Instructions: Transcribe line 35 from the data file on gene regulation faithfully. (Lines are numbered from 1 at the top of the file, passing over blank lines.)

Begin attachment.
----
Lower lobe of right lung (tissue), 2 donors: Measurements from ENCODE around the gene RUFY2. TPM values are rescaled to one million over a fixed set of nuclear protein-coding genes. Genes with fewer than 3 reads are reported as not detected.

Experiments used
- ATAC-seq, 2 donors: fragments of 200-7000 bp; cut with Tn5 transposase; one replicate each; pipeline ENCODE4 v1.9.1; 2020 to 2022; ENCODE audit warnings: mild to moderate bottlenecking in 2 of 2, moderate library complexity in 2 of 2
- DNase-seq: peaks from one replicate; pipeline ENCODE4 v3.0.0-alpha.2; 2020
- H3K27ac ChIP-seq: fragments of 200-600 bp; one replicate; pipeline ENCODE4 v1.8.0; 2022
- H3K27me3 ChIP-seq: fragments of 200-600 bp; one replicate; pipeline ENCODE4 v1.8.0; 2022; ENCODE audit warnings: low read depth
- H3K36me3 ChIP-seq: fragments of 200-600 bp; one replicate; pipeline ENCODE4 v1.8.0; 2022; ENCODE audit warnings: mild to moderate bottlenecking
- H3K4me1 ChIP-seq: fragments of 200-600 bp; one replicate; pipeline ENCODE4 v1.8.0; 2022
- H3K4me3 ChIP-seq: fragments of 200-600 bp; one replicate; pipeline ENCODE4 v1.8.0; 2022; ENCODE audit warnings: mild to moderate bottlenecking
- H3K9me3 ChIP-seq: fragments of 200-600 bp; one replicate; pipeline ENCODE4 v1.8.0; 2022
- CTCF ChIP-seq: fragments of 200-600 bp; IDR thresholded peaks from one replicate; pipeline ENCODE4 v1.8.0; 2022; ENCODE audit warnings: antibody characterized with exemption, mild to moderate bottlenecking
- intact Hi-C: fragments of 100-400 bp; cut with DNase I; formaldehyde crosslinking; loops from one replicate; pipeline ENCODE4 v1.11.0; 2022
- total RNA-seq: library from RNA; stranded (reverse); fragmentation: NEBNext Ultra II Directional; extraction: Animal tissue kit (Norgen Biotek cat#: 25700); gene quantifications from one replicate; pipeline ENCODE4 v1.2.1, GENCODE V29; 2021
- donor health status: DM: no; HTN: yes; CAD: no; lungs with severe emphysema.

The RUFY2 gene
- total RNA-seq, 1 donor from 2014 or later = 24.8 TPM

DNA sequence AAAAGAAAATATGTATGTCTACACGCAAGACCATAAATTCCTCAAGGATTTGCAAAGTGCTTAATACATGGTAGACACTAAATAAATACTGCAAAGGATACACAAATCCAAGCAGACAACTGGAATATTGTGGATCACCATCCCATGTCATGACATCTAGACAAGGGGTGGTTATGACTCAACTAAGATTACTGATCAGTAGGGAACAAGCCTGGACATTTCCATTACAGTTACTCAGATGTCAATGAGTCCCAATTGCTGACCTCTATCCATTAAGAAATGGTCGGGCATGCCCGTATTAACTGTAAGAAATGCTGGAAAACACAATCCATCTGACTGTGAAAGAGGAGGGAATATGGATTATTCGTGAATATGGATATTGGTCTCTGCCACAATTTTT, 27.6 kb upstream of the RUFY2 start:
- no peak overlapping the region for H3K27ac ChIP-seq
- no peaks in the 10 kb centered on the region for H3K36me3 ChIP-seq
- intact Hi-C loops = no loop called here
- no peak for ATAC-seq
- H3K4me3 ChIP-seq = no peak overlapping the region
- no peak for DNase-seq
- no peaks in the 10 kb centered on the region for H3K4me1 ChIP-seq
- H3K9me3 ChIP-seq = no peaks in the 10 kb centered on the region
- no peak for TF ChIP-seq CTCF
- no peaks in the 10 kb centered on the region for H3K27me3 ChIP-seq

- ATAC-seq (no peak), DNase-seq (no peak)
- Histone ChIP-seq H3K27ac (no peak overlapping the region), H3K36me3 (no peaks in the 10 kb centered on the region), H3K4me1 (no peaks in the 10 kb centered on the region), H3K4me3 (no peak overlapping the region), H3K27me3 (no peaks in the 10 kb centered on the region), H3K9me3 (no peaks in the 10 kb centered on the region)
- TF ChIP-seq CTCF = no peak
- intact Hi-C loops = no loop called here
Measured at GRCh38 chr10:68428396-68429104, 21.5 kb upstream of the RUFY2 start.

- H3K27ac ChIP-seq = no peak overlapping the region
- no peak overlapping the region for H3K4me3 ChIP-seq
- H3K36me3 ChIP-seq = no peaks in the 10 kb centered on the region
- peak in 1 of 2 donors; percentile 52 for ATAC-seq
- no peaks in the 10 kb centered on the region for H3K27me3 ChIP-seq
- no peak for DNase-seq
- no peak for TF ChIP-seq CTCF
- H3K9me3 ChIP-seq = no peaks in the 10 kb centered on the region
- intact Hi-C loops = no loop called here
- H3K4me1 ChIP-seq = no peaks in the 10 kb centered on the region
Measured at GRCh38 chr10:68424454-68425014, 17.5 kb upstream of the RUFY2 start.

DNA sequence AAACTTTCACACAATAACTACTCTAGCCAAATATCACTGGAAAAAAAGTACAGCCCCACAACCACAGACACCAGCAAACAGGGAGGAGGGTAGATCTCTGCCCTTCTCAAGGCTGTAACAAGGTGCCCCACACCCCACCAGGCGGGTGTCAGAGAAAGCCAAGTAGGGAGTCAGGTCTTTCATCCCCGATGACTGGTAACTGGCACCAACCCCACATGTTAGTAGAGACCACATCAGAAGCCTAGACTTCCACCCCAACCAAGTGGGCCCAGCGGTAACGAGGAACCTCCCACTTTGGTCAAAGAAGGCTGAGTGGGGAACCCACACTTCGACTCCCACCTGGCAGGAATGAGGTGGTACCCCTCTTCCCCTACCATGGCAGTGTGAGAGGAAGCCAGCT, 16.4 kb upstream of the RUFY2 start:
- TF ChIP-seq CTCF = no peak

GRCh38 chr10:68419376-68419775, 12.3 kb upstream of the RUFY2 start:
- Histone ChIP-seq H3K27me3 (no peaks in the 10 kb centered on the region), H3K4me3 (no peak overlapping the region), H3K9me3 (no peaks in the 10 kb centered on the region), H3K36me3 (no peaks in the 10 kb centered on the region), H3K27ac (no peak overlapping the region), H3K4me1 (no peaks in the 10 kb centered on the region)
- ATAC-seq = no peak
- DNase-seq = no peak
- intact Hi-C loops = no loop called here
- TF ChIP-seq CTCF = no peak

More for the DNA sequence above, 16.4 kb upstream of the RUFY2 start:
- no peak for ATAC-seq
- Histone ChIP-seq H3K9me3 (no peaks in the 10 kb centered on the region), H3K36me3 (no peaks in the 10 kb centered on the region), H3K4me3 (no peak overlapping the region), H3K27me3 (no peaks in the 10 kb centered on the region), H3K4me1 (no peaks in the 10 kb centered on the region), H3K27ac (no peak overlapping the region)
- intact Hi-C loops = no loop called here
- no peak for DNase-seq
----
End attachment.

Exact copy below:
- H3K36me3 ChIP-seq = no peaks in the 10 kb centered on the region